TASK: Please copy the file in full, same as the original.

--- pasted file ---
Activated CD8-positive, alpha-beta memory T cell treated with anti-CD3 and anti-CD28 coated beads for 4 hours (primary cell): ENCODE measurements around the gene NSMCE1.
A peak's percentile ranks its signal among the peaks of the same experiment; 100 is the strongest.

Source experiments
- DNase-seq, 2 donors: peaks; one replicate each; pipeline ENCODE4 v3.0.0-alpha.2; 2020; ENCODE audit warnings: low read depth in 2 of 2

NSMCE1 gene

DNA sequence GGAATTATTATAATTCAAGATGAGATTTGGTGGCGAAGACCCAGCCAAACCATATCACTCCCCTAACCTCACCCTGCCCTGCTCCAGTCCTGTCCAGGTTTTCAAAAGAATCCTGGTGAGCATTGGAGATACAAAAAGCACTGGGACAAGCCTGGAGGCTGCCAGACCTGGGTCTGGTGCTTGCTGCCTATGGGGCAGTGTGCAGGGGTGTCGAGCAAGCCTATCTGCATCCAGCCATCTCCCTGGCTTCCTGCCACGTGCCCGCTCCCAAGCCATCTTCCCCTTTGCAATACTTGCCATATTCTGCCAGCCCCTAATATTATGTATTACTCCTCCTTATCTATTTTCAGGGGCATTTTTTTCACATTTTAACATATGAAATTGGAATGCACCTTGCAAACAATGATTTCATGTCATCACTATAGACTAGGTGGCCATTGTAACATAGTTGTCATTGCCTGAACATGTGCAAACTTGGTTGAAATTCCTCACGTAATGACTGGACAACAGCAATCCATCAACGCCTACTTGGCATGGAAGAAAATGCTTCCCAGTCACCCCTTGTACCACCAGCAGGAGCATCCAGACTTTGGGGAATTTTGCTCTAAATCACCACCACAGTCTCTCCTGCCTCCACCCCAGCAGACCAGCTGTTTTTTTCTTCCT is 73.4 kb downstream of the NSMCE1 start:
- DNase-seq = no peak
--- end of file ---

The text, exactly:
Activated CD8-positive, alpha-beta memory T cell treated with anti-CD3 and anti-CD28 coated beads for 4 hours (primary cell): ENCODE measurements around the gene NSMCE1.
A peak's percentile ranks its signal among the peaks of the same experiment; 100 is the strongest.

Source experiments
- DNase-seq, 2 donors: peaks; one replicate each; pipeline ENCODE4 v3.0.0-alpha.2; 2020; ENCODE audit warnings: low read depth in 2 of 2

NSMCE1 gene

DNA sequence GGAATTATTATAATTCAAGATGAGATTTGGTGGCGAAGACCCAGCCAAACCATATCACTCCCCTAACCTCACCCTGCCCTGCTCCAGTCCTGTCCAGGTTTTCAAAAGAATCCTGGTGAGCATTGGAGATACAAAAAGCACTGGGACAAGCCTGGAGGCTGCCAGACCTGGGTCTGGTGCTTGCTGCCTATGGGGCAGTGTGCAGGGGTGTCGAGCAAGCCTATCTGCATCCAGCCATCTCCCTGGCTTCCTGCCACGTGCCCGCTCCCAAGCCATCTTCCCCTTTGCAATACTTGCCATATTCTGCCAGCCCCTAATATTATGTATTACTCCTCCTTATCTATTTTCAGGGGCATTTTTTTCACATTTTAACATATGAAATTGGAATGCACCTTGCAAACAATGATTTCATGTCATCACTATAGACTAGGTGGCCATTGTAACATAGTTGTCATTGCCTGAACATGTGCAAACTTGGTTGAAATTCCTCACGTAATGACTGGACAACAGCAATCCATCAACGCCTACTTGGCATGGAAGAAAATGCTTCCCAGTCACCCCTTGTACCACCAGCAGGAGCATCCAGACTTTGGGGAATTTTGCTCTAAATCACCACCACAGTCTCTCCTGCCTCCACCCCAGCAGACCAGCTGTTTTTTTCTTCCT is 73.4 kb downstream of the NSMCE1 start:
- DNase-seq = no peak